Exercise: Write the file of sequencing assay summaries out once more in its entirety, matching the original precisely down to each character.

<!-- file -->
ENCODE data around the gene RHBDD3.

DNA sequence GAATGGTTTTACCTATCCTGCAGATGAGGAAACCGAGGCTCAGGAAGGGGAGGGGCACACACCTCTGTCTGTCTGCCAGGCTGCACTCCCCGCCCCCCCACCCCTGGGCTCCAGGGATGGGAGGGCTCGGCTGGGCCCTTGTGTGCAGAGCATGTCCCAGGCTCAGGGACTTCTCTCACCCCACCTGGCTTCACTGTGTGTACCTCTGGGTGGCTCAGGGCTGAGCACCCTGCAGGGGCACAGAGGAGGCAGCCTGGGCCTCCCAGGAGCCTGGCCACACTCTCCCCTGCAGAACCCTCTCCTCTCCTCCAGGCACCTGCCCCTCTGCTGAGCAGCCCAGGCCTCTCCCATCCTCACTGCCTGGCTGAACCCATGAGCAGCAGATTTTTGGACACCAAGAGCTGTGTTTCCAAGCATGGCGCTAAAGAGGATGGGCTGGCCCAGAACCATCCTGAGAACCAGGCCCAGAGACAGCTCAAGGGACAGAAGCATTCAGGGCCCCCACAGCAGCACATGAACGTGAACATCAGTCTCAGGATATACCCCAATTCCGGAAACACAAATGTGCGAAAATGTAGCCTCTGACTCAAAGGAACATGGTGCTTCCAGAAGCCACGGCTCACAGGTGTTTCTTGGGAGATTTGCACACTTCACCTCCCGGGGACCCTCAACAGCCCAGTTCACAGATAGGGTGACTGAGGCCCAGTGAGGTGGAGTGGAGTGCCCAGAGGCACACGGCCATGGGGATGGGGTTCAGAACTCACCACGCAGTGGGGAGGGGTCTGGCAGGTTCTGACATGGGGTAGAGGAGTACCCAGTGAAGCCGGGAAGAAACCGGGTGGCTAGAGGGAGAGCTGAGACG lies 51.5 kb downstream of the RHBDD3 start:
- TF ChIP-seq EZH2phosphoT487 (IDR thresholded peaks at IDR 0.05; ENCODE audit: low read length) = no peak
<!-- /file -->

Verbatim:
ENCODE data around the gene RHBDD3.

DNA sequence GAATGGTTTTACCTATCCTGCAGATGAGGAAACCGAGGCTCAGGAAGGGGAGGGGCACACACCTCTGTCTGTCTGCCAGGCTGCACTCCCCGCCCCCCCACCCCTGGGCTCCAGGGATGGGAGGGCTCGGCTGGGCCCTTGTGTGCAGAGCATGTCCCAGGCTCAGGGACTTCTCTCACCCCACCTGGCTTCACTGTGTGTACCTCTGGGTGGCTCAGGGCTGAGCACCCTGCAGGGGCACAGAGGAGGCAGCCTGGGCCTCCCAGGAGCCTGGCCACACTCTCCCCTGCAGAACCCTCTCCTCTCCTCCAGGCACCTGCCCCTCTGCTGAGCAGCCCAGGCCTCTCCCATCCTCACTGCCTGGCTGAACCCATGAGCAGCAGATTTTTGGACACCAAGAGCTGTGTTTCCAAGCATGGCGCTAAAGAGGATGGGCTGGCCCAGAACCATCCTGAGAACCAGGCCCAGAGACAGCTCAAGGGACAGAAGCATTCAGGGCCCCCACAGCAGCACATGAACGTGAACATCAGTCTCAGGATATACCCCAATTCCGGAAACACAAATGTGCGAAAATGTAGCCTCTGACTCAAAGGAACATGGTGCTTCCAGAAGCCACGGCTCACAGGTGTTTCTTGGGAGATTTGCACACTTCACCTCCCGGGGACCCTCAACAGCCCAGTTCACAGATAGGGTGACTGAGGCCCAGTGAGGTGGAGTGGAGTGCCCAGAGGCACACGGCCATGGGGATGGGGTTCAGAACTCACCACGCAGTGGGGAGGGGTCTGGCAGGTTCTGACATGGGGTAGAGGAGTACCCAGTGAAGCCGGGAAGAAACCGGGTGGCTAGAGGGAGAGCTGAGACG lies 51.5 kb downstream of the RHBDD3 start:
- TF ChIP-seq EZH2phosphoT487 (IDR thresholded peaks at IDR 0.05; ENCODE audit: low read length) = no peak